Sunday, November 11, 2007

Are the Most LinkedIn Really LinkedOut?

LinkedInI have been working on several ventures recently. While these ventures have strong technology components, they are focused on other markets. As such, I've been dealing most frequently with people outside of the technology world and through this I've confirmed something that I saw hints of previously: the people who are truly the most "linked in" are more often than not the most "linked out."

Let me explain. I've been a member of LinkedIn for quite some time. It's a useful service but I would not consider myself an avid LinkedIn user (the type who wants to "join your network" after a five minute conference call). I do, however, make it a point to connect with trusted business associates. Some of the people I've been working with recently are very well-connected (and well-known) in their industries. But typically they're not on LinkedIn or have very few connections on LinkedIn. It seems that, in non-technology industries in particular, if you're truly connected, you're not using LinkedIn. This probably isn't entirely surprising, but it does highlight the fact that amidst all the hype about online social networking for professionals, at the highest levels of business the physical Rolodex hasn’t lost importance.

Different people may have different reasons for not using services like LinkedIn. Here are a few:

You're too prominent. If you're well-known, being on LinkedIn may not be a very attractive proposition for you or your inbox. The value of the service's utility is probably marginalized by the annoyance of being too accessible to others. For instance, I was disappointed when I couldn’t find Ivanka Trump on LinkedIn, but then I realized that she would almost always receive requests from wannabes as opposed to stand-up businessmen like Drama 2.0.

Your network is too valuable to be exposed publicly. In many ways, you are only as good as your network and it's not what you know but who you know. Providing a public list of your business associates is probably not appealing to a lot of professionals. While LinkedIn's privacy controls enable users to make their connections private, there's not much utility in building a network on LinkedIn for the sake of being able to log in and see who you know.

The people in the highest positions are far too busy to use social networks. While LinkedIn can be a good tool for individuals who need to locate or connect with other professionals (i.e. prospective employers, prospective business partners, etc.), LinkedIn is probably an unnecessary service for many.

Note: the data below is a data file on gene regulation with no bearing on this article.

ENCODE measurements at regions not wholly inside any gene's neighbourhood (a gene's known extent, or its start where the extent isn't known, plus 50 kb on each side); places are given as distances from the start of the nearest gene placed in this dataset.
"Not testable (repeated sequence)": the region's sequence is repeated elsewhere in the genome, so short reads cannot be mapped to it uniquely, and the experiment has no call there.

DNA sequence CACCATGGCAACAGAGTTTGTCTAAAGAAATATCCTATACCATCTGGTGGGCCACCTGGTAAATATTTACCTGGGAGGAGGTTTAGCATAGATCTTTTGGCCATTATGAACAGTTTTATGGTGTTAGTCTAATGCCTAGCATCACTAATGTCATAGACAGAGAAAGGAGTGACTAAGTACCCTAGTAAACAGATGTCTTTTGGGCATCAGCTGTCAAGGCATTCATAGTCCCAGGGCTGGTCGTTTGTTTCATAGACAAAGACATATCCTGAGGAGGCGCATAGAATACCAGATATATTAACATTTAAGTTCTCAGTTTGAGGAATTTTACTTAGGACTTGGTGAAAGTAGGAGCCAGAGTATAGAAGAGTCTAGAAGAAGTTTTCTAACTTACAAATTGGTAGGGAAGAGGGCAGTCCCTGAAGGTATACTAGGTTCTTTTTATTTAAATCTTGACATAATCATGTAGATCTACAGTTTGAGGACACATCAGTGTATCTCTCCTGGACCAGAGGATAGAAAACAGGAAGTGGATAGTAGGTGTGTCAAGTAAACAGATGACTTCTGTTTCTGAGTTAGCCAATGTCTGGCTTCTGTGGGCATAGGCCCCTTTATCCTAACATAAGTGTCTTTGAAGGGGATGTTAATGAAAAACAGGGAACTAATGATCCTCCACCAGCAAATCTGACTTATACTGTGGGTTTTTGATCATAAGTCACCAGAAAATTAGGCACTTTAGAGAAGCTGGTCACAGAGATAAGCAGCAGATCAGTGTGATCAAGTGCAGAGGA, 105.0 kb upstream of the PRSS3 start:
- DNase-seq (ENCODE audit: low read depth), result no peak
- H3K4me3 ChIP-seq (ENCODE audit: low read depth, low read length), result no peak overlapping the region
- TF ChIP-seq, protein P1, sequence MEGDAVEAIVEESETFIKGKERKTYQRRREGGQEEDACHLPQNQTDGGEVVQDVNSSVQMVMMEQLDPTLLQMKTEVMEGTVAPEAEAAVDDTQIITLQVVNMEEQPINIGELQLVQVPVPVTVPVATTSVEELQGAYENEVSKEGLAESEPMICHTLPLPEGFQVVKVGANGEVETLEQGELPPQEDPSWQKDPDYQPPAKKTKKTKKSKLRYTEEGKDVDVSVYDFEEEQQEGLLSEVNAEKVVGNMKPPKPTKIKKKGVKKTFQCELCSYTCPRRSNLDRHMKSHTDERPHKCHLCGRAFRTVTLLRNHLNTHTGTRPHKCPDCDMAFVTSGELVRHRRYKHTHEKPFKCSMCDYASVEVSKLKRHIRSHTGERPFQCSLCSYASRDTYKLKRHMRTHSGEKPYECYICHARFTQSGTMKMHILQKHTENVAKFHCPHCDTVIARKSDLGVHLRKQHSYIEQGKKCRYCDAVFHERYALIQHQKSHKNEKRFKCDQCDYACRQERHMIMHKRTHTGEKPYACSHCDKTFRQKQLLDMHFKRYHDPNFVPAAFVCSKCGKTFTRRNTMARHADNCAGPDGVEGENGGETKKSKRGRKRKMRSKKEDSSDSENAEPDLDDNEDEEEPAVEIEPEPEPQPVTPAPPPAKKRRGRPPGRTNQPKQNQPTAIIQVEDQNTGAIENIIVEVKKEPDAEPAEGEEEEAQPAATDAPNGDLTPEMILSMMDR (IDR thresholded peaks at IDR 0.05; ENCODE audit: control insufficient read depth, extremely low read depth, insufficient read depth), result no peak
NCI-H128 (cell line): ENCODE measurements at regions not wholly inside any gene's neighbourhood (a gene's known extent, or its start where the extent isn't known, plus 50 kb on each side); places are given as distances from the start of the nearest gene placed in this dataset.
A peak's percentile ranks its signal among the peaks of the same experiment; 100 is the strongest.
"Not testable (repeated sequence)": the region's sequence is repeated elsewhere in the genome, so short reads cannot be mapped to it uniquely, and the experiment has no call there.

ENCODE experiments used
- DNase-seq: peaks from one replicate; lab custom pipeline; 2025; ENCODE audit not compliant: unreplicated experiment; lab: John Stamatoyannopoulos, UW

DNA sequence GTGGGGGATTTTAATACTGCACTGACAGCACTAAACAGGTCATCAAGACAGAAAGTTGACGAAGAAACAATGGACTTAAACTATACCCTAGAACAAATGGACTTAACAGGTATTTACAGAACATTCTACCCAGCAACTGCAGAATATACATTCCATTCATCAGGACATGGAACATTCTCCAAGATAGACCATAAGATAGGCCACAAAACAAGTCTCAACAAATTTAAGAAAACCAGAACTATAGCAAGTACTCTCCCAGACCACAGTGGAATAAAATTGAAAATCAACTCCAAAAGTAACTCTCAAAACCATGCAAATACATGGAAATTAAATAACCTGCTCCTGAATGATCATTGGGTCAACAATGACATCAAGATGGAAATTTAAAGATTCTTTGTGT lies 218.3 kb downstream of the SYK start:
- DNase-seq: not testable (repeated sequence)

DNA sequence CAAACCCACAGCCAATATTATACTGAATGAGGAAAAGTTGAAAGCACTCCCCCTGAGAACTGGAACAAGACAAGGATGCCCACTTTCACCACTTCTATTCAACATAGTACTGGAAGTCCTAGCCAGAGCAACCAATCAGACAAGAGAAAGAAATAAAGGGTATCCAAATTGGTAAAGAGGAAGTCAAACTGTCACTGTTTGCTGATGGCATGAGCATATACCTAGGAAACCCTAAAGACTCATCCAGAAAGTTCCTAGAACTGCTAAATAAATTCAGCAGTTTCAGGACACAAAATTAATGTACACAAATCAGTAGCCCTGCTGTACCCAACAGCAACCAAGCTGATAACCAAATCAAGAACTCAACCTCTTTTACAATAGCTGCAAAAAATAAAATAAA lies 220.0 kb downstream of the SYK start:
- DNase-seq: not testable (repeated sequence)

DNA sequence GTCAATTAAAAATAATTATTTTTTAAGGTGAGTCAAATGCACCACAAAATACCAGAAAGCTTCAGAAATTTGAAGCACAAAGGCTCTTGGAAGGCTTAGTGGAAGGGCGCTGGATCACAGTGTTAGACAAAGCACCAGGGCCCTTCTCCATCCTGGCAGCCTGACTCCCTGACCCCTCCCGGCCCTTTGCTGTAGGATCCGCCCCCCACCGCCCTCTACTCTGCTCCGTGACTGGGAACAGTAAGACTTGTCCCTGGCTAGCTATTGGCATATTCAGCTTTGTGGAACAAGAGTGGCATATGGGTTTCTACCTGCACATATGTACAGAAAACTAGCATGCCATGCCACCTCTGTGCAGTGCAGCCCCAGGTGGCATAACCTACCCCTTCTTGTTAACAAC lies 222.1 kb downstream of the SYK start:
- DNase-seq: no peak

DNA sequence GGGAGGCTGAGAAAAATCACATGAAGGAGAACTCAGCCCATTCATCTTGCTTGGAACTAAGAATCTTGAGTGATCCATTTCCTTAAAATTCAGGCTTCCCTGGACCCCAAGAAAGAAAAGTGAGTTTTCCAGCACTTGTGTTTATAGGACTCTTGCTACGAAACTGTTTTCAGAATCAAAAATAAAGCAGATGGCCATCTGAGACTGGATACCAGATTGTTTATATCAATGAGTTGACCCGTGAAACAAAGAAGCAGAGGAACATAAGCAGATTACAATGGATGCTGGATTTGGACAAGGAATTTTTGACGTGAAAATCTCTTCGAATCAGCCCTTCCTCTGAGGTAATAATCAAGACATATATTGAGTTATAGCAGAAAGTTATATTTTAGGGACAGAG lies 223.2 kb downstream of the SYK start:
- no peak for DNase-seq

Not enough utility is provided. LinkedIn can be useful for locating and connecting with other professionals and is somewhat useful for maintaining relationships with associates you already have relationships with. In addition, the company does offer a suite of premium services. But in my experience, it does seem that a significant number of users use it for little more than "collecting" associates like MySpace users collect friends.

There's no doubt that LinkedIn is very popular and is well on its way to building a successful company but I think there's still opportunity for existing professional social networks to improve and for upstarts to compete. A couple of suggestions:

  • Maintaining relationships is just as important as making connections. Services that make it easier for professionals to manage their relationships might be more compelling than services that seem focused on listing relationships.
  • There may be a place for niche professional social networks that are focused on specific industries. Depending on the industry, these networks might be made invite-only to help ensure privacy and quality.

If nothing else, my recent experiences have reminded me that in a day in age when online social networks get all the attention, the best social networks still are still very much exclusive to the real world. Hopefully as more and more professionals join services like LinkedIn they won't forget that and they would be wise to also remember that building and maintaining relationships requires more than adding associates to an online list.

This post was contributed by Drama 2.0. I still have no idea who he or she is.

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